The Sagrada Familia Basilica has reinforced security measures with new gates and scanners. Applying smart tech to poorer areas requires localization, experts say. AFP / LLUIS GENE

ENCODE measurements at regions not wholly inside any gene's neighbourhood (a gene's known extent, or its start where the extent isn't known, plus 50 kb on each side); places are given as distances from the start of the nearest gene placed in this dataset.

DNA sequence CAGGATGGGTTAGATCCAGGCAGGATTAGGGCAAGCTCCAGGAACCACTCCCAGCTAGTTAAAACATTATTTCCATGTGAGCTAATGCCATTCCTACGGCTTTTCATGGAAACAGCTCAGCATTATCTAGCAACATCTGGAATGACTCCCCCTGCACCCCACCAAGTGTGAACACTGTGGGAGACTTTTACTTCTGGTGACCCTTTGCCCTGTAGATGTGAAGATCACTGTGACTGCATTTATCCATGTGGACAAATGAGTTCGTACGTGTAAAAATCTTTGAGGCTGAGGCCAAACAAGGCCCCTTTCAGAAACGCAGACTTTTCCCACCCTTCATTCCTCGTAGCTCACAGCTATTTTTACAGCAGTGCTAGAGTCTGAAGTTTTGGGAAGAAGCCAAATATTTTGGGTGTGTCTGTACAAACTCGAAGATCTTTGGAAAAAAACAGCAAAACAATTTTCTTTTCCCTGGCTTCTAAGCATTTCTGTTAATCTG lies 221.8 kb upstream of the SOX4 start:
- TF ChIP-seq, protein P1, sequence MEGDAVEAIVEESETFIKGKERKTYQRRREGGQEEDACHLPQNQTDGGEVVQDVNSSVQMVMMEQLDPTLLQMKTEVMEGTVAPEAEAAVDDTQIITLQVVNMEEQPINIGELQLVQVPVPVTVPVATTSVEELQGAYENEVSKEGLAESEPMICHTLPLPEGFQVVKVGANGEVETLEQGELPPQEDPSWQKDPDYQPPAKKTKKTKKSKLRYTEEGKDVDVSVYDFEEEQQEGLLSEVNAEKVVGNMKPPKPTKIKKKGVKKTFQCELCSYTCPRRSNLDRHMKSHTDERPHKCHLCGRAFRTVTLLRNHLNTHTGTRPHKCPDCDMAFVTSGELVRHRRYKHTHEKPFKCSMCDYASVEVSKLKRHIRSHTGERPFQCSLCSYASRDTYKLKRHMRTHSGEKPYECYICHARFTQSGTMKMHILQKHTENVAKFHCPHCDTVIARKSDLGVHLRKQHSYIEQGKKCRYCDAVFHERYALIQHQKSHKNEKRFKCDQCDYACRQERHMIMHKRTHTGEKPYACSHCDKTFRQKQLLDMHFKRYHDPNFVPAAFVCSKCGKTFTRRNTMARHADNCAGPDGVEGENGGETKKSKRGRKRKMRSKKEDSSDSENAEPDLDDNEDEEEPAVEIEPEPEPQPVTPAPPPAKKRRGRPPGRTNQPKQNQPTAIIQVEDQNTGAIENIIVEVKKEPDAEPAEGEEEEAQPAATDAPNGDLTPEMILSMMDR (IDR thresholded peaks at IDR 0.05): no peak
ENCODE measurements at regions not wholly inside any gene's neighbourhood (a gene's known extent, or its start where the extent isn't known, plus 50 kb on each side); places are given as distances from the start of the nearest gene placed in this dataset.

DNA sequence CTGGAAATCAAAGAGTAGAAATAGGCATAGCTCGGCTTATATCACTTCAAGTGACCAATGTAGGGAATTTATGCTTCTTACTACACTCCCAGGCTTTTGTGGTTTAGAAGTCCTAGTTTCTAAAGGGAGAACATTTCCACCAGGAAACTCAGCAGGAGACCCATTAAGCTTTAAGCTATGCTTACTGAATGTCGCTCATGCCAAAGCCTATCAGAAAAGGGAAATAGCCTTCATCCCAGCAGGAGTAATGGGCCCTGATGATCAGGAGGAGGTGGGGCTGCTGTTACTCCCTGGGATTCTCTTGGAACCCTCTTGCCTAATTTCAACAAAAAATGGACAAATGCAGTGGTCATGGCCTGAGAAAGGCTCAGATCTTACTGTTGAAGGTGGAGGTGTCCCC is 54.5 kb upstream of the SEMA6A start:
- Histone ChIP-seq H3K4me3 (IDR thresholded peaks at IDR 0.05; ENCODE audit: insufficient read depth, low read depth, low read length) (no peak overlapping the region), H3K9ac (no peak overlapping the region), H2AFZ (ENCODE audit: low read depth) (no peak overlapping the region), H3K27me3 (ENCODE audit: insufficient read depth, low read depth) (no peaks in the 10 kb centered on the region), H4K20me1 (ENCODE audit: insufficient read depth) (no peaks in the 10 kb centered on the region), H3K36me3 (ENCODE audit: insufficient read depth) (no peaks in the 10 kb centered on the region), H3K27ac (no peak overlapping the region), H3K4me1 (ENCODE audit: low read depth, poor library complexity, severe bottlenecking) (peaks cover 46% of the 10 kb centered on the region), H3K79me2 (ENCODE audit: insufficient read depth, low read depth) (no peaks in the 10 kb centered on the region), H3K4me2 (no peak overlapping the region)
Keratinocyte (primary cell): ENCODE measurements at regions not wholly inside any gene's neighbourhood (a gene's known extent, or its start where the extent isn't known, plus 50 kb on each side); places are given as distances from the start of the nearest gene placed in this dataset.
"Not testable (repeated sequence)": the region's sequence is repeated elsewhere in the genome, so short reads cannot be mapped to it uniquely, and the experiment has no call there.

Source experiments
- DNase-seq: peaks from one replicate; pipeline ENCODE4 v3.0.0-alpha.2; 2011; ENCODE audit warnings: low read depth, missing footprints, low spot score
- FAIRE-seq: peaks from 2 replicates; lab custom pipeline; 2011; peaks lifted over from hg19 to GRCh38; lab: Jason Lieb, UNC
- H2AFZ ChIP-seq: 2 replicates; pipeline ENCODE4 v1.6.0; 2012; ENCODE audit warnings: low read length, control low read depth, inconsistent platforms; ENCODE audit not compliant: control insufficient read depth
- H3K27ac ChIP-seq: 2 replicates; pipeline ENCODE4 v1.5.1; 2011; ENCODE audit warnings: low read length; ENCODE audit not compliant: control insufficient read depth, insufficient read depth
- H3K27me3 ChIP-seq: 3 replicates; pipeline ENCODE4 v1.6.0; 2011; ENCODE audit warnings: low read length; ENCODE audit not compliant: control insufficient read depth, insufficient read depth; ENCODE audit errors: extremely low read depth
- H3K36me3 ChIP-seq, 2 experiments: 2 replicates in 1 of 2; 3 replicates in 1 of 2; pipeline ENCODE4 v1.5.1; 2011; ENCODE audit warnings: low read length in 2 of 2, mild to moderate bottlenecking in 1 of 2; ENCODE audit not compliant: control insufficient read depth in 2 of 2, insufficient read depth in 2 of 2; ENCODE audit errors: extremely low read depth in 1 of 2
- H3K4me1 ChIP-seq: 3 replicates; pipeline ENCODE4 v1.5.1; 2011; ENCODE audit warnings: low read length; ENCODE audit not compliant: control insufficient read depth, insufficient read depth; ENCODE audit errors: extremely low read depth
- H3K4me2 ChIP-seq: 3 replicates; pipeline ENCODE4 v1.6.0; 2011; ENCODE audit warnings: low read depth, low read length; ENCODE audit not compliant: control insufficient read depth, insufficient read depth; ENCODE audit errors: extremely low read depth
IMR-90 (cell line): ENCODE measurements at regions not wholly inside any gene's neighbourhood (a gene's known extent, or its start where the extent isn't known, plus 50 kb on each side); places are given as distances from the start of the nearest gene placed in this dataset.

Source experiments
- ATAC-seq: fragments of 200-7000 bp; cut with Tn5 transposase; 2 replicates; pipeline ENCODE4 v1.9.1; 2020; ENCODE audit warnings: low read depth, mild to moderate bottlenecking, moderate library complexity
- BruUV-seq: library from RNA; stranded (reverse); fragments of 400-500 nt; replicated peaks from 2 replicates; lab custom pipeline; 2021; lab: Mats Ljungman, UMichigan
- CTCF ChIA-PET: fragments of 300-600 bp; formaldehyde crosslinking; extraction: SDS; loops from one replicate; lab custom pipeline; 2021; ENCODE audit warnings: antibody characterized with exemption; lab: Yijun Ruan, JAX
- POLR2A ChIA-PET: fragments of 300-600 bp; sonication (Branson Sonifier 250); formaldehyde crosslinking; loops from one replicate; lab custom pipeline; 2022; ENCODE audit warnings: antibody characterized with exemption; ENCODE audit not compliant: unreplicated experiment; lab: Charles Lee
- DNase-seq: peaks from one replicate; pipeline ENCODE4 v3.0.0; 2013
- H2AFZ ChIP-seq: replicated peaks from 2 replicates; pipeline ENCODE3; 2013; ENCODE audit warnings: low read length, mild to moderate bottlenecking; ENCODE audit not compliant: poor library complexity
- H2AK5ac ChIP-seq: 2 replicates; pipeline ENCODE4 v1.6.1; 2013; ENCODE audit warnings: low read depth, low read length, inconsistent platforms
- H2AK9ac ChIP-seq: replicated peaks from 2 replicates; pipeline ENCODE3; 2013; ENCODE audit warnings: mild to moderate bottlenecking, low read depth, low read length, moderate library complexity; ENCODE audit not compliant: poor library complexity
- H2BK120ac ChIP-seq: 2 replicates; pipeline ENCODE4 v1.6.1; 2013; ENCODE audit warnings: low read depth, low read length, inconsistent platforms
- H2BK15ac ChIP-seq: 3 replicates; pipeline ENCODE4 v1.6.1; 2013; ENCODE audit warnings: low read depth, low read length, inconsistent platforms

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In poorer parts of the world, urban experts say efforts to improve cities with cutting-edge technology can run into challenges, particularly when applied in slums."A 24-hour smart water meter can only be possible if you're connected to the water system in the first place," said Ayona Datta, a reader in urban futures at King's College London.In developing countries, technology may be introduced across a city to make transport or water services more efficient, but will likely only work in its richer areas, she added.INDIA CONTROVERSYIn India, dozens of smart cities are planned as the South Asian nation seeks ways of coping with rapid growth in its urban population.By 2050, India will have an additional 300 million urban residents, according to U.N. Habitat, the U.N. agency that deals with cities.It involves a new 920-km metropolis on the edge of the ancient port city, set to run mostly on solar power and intended to become a global manufacturing hub.GENTRIFICATIONIn most of Africa, smart cities tend to be "top-down" projects to create satellite cities, like Konza Technopolis in Kenya and Eko Atlantic City in Nigeria, Odendaal noted.Elsewhere, smart city strategies have received a mixed reception.Rwanda's capital Kigali was praised for becoming one of the first cities in Africa to roll out free wireless internet in some areas in 2013 .
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